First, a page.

Verdict: The Bulldogs are now back on track for the top eight. Sydney are doing their best despite the unlucky cards they have been dealt.



GWS 10.6 (66) defeated Collingwood 9.10 (64)


This match lived up to expectations.


GWS finally showed up to a match with intensity and grit – they may not have had the polish attached, but it was enough to out-work the Magpies. Collingwood had a rough night. They worked their way back into the match fantastically, yet couldn’t capitalise on their last quarter chances. When Jeremy Howe went down injured, the night turned sour quickly.


The grass is always Greene-r


GWS needed a spark up forward – it was common knowledge.


Many fans looked to 2019 Coleman Medallist Jeremy Cameron for the start of a form turnaround, but he only produced flashes of brilliance in between being well held by Darcy Moore. Instead, it was the returning Toby Greene who bucked the trend against Brayden Maynard.


The Collingwood star defender has previously beaten Greene in their direct battles. But on Friday night the Giants’ forward was everywhere. He was out-pointing Maynard in marking battles, using his awareness to judge the ball’s flight to perfection. He was bobbing up in the middle of packs and snapping goals over his head. If he hadn’t of dished off an easy set shot to Cameron, Greene would have slotted four majors. But his influence was enough to rejuvenate GWS’ forward line and crack through Collingwood’s much-vaunted defence.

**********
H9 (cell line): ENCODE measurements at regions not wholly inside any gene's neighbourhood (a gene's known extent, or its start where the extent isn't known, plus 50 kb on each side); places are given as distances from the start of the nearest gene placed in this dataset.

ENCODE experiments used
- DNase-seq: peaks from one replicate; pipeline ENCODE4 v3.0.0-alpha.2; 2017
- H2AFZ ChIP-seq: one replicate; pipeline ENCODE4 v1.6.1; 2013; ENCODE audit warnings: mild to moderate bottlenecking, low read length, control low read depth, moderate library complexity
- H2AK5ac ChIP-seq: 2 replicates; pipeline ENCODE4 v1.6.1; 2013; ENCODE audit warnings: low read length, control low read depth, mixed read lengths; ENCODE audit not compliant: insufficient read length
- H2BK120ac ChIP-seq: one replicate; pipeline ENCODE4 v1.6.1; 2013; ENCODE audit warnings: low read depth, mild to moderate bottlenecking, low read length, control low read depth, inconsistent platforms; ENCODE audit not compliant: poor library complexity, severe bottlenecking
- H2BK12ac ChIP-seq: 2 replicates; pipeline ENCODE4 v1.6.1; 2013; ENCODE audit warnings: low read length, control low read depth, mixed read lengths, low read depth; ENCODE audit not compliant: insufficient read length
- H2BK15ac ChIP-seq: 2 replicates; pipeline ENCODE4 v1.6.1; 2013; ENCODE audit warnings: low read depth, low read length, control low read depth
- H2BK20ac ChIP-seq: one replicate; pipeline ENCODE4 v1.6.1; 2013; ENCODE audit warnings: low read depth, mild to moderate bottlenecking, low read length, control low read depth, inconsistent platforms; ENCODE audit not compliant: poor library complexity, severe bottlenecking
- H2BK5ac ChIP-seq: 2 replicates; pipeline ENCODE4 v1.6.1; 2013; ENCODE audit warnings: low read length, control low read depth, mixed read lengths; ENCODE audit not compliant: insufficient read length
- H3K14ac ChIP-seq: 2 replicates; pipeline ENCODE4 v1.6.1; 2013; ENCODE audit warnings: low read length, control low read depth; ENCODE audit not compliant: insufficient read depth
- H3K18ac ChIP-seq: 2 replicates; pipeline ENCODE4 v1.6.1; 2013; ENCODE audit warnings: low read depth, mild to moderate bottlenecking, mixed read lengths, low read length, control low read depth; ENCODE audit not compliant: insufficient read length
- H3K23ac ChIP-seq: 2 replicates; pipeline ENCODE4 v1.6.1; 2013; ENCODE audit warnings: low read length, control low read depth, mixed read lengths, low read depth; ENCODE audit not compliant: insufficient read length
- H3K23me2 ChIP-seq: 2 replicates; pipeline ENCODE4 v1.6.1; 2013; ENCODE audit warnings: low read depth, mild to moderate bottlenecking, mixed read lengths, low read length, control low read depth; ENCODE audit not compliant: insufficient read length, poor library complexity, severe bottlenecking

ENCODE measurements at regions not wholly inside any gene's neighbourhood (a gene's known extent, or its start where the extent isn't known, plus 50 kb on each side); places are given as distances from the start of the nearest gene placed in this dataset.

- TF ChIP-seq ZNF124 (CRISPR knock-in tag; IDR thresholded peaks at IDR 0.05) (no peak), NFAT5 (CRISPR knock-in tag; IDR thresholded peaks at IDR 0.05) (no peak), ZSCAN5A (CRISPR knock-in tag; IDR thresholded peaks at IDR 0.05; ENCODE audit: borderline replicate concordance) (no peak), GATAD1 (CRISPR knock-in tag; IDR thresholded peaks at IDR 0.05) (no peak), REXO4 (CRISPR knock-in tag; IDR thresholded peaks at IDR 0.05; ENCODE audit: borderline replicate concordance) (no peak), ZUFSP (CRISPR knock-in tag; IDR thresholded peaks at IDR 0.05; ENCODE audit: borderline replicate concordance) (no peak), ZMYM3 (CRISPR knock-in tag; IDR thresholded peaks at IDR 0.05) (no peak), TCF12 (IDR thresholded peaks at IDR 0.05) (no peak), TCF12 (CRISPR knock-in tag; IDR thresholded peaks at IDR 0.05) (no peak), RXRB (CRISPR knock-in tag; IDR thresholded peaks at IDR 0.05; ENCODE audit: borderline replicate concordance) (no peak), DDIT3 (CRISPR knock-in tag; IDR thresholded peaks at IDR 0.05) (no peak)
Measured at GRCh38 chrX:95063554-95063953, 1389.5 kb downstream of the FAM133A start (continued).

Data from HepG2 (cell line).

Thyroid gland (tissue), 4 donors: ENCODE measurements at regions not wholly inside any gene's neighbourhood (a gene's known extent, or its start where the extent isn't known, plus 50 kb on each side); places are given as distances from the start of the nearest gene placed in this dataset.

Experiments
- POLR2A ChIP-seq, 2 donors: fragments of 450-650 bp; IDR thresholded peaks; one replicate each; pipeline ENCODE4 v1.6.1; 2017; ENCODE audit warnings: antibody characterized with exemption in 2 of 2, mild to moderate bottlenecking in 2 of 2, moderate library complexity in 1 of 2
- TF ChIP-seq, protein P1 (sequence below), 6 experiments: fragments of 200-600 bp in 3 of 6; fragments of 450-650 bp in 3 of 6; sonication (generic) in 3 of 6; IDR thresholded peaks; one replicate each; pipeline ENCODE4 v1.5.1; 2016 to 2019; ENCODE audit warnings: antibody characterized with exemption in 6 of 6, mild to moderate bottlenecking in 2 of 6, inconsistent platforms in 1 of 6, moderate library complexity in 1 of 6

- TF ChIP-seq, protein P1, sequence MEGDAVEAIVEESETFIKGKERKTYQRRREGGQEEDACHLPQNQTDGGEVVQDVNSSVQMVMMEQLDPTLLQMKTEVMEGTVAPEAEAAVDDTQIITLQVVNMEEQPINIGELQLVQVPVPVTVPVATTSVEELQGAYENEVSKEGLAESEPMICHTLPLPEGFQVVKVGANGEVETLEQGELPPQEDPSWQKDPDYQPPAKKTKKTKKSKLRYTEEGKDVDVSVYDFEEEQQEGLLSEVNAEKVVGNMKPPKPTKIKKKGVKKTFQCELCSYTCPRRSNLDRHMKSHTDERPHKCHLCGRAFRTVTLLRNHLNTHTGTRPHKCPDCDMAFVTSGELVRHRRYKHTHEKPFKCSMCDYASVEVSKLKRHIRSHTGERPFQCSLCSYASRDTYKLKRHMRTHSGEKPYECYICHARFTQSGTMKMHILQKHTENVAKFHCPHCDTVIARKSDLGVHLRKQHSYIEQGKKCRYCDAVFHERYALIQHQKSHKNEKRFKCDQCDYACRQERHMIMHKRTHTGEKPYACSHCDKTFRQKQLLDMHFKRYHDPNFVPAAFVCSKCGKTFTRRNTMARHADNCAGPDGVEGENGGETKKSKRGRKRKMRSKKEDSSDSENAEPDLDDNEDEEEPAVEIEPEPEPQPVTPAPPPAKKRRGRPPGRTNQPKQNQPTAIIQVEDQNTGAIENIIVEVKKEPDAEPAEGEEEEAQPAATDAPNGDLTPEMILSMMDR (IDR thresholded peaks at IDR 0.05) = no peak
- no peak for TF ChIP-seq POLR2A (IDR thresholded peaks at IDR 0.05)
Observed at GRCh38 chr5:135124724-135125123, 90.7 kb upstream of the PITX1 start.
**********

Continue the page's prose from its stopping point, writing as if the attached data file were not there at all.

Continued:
Did Collingwood learn anything from 2019?


For Pies fans, Friday night was eerily similar to last year’s Preliminary Final. A decent start gave them an early lead in a low-scoring first half, but a dismal third term saw them get blown away. GWS went harder at the ball, and scrapped for long enough to open up attacking options through the middle of the ground. Leon Cameron out-coached Nathan Buckley, and Collingwood looked out of the contest.


But in a mirror-image of last season, the Pies fought back late and had many chances to snatch victory. It was all too little too late – several behinds blew their chance at victory, and the black and white army were left rueing a reactive approach to GWS’ game plan.